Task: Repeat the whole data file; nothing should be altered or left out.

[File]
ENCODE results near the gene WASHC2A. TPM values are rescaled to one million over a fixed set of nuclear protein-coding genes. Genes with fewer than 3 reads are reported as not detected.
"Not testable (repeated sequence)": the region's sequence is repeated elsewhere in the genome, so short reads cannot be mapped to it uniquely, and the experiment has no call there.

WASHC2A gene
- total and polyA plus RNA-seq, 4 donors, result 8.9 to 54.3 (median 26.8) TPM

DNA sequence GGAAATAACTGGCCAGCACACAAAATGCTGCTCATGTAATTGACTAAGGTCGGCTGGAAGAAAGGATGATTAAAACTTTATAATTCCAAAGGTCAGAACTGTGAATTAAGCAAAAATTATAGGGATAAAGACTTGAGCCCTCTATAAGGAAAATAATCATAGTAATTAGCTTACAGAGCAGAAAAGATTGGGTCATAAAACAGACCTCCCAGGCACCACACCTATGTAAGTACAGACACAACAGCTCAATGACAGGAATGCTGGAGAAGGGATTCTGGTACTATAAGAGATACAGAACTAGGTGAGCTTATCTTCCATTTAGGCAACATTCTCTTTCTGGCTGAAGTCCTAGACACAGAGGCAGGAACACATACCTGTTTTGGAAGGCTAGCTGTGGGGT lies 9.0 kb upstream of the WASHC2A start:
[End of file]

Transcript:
ENCODE results near the gene WASHC2A. TPM values are rescaled to one million over a fixed set of nuclear protein-coding genes. Genes with fewer than 3 reads are reported as not detected.
"Not testable (repeated sequence)": the region's sequence is repeated elsewhere in the genome, so short reads cannot be mapped to it uniquely, and the experiment has no call there.

WASHC2A gene
- total and polyA plus RNA-seq, 4 donors, result 8.9 to 54.3 (median 26.8) TPM

DNA sequence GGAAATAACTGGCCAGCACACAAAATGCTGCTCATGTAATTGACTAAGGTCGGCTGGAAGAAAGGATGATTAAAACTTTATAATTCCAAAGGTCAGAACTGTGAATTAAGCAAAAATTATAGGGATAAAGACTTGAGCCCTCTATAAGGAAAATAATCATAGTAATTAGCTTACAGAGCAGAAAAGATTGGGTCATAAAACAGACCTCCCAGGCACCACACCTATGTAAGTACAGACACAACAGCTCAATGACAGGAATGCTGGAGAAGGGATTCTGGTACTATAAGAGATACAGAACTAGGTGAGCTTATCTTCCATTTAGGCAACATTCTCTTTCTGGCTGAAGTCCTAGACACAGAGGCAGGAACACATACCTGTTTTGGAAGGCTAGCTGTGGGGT lies 9.0 kb upstream of the WASHC2A start: